Cost continues to be the determining factor whether Miami University students support the proposed Bicentennial Student Center (BSC).
Results from the recent BSC financial assessment survey, funded by Associated Student Government (ASG) and conducted by Brailsford & Dunlavey, were a topic of discussion at Tuesday’s ASG meeting.
Of the 1,816 students who responded to the e-mail survey, 57 percent said they would be likely to support a $174 per semester increase in student fees to fund the new student center. This would be a 20 percent increase of the current general fees, which stand around $861.
At a lower fee increase of $125 per semester, 66 percent of respondents would support the project. An increase of $100 each semester would garner approval from 75 percent of respondents.
The fee amount needed to support the BSC would depend on the amount of donations received for the project. Kim Martin, Brailsford & Dunlavey project manager and a Miami University alumna, said the $174 fee estimation is based on the cost of the project being fully funded through student fees without any help from donations.
David Creamer, vice president of finance and business services, said in October that Miami hopes to raise up to $57 million in donations.
“We are now somewhere between $1 and 2 million,” said Barbara Jones, vice president for student affairs.
Jones said of the 4,000 donors who have supported the project, many have never donated to Miami before.
Jones said donations should increase when images are generated to show donors.
“We expect to have some preliminary images by the end of March,” Jones said.
Martin said in her experience with these types of “quality of life” project surveys, most institutions have a higher level of support than Miami’s 57 percent.
“I’ve seen anywhere from 40 percent to 80 percent,” Martin said. “I’d say the average is higher than 57 percent.”
The survey was sent via e-mail to 8,200 students, more than half the student body, with a response rate of 22 percent, Martin said.
“Twenty-two percent is an excellent capture rate,” Martin said.
Martin attributes the relatively high response to the electronic format of the survey and to the high interest level of students.
Juli Skolnicki, regional vice president of Brailsford & Dunlavey, said the statistics of the results are strong.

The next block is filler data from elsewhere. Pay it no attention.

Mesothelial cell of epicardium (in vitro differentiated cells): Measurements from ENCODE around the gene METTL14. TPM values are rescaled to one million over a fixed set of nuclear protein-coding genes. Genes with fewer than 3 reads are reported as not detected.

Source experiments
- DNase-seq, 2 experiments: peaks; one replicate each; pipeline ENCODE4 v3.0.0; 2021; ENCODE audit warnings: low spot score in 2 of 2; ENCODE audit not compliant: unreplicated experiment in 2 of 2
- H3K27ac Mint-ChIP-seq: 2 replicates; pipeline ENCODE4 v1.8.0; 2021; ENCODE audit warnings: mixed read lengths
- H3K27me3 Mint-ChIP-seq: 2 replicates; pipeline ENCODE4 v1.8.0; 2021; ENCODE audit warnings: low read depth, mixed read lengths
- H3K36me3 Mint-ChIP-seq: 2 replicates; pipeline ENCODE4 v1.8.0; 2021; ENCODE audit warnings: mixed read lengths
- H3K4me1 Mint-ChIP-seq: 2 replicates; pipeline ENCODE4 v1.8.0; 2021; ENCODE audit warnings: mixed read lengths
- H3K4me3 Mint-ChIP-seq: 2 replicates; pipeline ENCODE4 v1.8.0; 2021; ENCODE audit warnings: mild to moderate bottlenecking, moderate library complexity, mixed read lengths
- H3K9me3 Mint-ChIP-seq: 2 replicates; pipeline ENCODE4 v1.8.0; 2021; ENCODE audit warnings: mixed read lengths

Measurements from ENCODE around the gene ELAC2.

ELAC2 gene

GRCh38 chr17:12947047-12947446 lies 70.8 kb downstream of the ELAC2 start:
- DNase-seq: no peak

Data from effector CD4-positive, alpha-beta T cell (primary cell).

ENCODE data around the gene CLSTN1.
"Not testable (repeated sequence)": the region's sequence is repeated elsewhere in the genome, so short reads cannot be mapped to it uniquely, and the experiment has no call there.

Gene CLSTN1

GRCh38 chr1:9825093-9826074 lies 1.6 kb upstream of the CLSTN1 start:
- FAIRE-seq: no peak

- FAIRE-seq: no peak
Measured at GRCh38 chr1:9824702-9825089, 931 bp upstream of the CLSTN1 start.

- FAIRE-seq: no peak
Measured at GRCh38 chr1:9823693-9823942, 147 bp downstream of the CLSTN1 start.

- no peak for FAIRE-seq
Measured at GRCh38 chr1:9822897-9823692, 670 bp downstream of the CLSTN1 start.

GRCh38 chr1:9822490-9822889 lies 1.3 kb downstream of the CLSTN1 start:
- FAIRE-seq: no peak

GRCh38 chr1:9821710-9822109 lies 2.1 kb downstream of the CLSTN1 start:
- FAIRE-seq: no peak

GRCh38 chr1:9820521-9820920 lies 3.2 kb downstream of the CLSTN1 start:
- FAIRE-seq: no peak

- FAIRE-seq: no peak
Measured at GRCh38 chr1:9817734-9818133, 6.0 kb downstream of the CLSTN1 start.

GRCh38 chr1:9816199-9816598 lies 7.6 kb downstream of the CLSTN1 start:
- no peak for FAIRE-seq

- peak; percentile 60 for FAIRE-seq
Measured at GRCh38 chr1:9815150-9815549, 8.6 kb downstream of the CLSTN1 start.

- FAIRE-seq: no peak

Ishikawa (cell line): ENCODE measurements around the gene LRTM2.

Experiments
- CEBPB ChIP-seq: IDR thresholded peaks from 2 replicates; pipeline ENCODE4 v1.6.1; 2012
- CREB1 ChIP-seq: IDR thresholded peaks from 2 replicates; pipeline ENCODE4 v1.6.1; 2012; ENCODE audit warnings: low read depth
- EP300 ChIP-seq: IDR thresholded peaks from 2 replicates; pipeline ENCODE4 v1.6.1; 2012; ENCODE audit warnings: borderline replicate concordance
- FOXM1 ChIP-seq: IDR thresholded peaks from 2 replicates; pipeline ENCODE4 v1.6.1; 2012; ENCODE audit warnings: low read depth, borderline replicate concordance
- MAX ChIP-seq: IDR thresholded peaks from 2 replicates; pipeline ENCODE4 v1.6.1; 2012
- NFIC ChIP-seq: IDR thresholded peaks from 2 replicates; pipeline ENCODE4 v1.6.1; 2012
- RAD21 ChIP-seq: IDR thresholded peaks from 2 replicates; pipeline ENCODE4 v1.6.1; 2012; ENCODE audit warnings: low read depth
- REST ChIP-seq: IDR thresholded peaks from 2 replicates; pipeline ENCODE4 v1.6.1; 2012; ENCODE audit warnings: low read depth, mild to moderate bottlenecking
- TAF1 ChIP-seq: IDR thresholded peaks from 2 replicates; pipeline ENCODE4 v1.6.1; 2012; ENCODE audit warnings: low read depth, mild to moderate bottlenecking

“Adding more students would barely affect the confidence level,” Skolnicki said.
The survey has a 95 percent confidence level with a margin of error of plus or minus 2.3 percent, Martin said.
The survey results indicate that more students think they would use a new student center more frequently and for a longer duration than they use the Shriver Center.
About 76 percent of respondents said “yes” when asked whether they would support a reallocation of the current Recreational Sports Center fee after that fee is retired to support the BSC.
Support for the BSC is highest among first-year students. The results of the survey show that approximately 62 percent of first-year students would support the facility while 54 percent of seniors said they would support it.
Due to the on-campus housing requirement for second-years, Martin said first- and second-year students are most likely to use the facility.
Martin said student comments indicated that some students are unaware that fees will not be charged for the facility until doors are opened.
“Students definitely need to be more educated on fees,” Martin said.
Only 37 percent of respondents said they were at least somewhat familiar with the student fees they already pay.
“We did find that students who were paying for school themselves or using loans were slightly less supportive,” Skolnicki said, but she said the difference was only between 2 and 4 percent.
Some students feel the BSC should not be a priority for Miami, particularly in difficult economic times. Only about one-third of students surveyed feel the BSC should be a high or very high priority for the university. About 24 percent of students surveyed think it should be a low or very low priority.
Jonathan McNabb, student body president, is eager to educate students about the BSC plans and the results of the survey, which cost approximately $15,000 for ASG.
“This survey is going to be so important to the dynamic of the way the student center is talked about until it opens,” McNabb said.